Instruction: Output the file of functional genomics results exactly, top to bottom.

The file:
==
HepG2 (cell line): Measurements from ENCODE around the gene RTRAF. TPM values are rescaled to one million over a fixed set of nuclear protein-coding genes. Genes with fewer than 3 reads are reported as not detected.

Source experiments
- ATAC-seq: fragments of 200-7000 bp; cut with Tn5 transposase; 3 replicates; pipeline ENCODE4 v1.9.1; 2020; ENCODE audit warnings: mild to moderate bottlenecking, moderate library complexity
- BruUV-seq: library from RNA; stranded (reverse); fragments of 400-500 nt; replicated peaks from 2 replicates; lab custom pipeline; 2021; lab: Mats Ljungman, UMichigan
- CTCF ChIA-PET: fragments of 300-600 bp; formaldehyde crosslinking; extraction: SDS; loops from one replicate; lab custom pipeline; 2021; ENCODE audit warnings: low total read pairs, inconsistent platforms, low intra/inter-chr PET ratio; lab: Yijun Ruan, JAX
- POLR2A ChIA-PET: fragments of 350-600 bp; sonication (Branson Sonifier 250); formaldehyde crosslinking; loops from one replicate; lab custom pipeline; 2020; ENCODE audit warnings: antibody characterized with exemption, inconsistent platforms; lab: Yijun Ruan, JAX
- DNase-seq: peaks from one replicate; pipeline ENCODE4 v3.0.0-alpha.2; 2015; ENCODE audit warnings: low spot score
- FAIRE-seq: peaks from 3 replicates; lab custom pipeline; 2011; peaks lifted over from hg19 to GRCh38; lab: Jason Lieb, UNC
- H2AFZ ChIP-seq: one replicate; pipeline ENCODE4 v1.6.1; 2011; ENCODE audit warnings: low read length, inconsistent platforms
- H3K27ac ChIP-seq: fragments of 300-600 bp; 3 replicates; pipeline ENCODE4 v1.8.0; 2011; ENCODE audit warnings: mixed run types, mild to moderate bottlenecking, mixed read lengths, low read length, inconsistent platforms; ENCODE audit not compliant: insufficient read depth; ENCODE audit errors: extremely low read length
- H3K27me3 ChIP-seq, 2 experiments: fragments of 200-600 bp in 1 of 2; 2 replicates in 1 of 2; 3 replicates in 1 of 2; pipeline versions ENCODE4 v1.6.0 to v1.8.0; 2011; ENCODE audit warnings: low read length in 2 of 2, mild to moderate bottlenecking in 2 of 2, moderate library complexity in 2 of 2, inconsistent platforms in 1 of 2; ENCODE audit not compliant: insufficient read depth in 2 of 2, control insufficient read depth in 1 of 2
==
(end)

HepG2 (cell line): Measurements from ENCODE around the gene RTRAF. TPM values are rescaled to one million over a fixed set of nuclear protein-coding genes. Genes with fewer than 3 reads are reported as not detected.

Source experiments
- ATAC-seq: fragments of 200-7000 bp; cut with Tn5 transposase; 3 replicates; pipeline ENCODE4 v1.9.1; 2020; ENCODE audit warnings: mild to moderate bottlenecking, moderate library complexity
- BruUV-seq: library from RNA; stranded (reverse); fragments of 400-500 nt; replicated peaks from 2 replicates; lab custom pipeline; 2021; lab: Mats Ljungman, UMichigan
- CTCF ChIA-PET: fragments of 300-600 bp; formaldehyde crosslinking; extraction: SDS; loops from one replicate; lab custom pipeline; 2021; ENCODE audit warnings: low total read pairs, inconsistent platforms, low intra/inter-chr PET ratio; lab: Yijun Ruan, JAX
- POLR2A ChIA-PET: fragments of 350-600 bp; sonication (Branson Sonifier 250); formaldehyde crosslinking; loops from one replicate; lab custom pipeline; 2020; ENCODE audit warnings: antibody characterized with exemption, inconsistent platforms; lab: Yijun Ruan, JAX
- DNase-seq: peaks from one replicate; pipeline ENCODE4 v3.0.0-alpha.2; 2015; ENCODE audit warnings: low spot score
- FAIRE-seq: peaks from 3 replicates; lab custom pipeline; 2011; peaks lifted over from hg19 to GRCh38; lab: Jason Lieb, UNC
- H2AFZ ChIP-seq: one replicate; pipeline ENCODE4 v1.6.1; 2011; ENCODE audit warnings: low read length, inconsistent platforms
- H3K27ac ChIP-seq: fragments of 300-600 bp; 3 replicates; pipeline ENCODE4 v1.8.0; 2011; ENCODE audit warnings: mixed run types, mild to moderate bottlenecking, mixed read lengths, low read length, inconsistent platforms; ENCODE audit not compliant: insufficient read depth; ENCODE audit errors: extremely low read length
- H3K27me3 ChIP-seq, 2 experiments: fragments of 200-600 bp in 1 of 2; 2 replicates in 1 of 2; 3 replicates in 1 of 2; pipeline versions ENCODE4 v1.6.0 to v1.8.0; 2011; ENCODE audit warnings: low read length in 2 of 2, mild to moderate bottlenecking in 2 of 2, moderate library complexity in 2 of 2, inconsistent platforms in 1 of 2; ENCODE audit not compliant: insufficient read depth in 2 of 2, control insufficient read depth in 1 of 2